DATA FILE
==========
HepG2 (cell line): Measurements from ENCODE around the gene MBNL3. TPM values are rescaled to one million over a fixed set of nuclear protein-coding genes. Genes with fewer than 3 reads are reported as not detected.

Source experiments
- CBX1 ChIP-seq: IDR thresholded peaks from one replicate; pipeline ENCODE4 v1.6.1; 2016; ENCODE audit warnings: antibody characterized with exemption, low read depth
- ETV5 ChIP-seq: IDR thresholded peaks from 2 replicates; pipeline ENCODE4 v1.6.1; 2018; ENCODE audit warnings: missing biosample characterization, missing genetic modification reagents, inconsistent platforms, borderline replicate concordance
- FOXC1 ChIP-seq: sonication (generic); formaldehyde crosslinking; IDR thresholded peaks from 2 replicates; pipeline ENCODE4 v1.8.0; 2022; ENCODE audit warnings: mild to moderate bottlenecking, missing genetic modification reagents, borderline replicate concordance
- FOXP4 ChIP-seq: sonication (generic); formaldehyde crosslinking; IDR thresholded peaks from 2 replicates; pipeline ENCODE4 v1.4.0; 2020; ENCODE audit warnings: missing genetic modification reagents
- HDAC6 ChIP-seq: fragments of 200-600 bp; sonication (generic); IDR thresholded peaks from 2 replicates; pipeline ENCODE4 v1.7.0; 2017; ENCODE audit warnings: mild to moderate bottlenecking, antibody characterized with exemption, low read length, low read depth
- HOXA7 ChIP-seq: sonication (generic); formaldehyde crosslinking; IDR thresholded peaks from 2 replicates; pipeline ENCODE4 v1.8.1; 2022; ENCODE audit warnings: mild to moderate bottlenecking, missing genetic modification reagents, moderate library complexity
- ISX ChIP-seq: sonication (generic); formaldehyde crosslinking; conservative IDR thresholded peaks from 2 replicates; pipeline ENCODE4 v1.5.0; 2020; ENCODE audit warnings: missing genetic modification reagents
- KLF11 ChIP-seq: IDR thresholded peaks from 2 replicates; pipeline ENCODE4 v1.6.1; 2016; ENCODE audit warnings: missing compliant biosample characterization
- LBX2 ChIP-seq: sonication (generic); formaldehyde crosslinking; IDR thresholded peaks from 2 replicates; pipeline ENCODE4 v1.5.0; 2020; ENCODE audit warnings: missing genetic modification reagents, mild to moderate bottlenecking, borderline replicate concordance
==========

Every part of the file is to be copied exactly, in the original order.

HepG2 (cell line): Measurements from ENCODE around the gene MBNL3. TPM values are rescaled to one million over a fixed set of nuclear protein-coding genes. Genes with fewer than 3 reads are reported as not detected.

Source experiments
- CBX1 ChIP-seq: IDR thresholded peaks from one replicate; pipeline ENCODE4 v1.6.1; 2016; ENCODE audit warnings: antibody characterized with exemption, low read depth
- ETV5 ChIP-seq: IDR thresholded peaks from 2 replicates; pipeline ENCODE4 v1.6.1; 2018; ENCODE audit warnings: missing biosample characterization, missing genetic modification reagents, inconsistent platforms, borderline replicate concordance
- FOXC1 ChIP-seq: sonication (generic); formaldehyde crosslinking; IDR thresholded peaks from 2 replicates; pipeline ENCODE4 v1.8.0; 2022; ENCODE audit warnings: mild to moderate bottlenecking, missing genetic modification reagents, borderline replicate concordance
- FOXP4 ChIP-seq: sonication (generic); formaldehyde crosslinking; IDR thresholded peaks from 2 replicates; pipeline ENCODE4 v1.4.0; 2020; ENCODE audit warnings: missing genetic modification reagents
- HDAC6 ChIP-seq: fragments of 200-600 bp; sonication (generic); IDR thresholded peaks from 2 replicates; pipeline ENCODE4 v1.7.0; 2017; ENCODE audit warnings: mild to moderate bottlenecking, antibody characterized with exemption, low read length, low read depth
- HOXA7 ChIP-seq: sonication (generic); formaldehyde crosslinking; IDR thresholded peaks from 2 replicates; pipeline ENCODE4 v1.8.1; 2022; ENCODE audit warnings: mild to moderate bottlenecking, missing genetic modification reagents, moderate library complexity
- ISX ChIP-seq: sonication (generic); formaldehyde crosslinking; conservative IDR thresholded peaks from 2 replicates; pipeline ENCODE4 v1.5.0; 2020; ENCODE audit warnings: missing genetic modification reagents
- KLF11 ChIP-seq: IDR thresholded peaks from 2 replicates; pipeline ENCODE4 v1.6.1; 2016; ENCODE audit warnings: missing compliant biosample characterization
- LBX2 ChIP-seq: sonication (generic); formaldehyde crosslinking; IDR thresholded peaks from 2 replicates; pipeline ENCODE4 v1.5.0; 2020; ENCODE audit warnings: missing genetic modification reagents, mild to moderate bottlenecking, borderline replicate concordance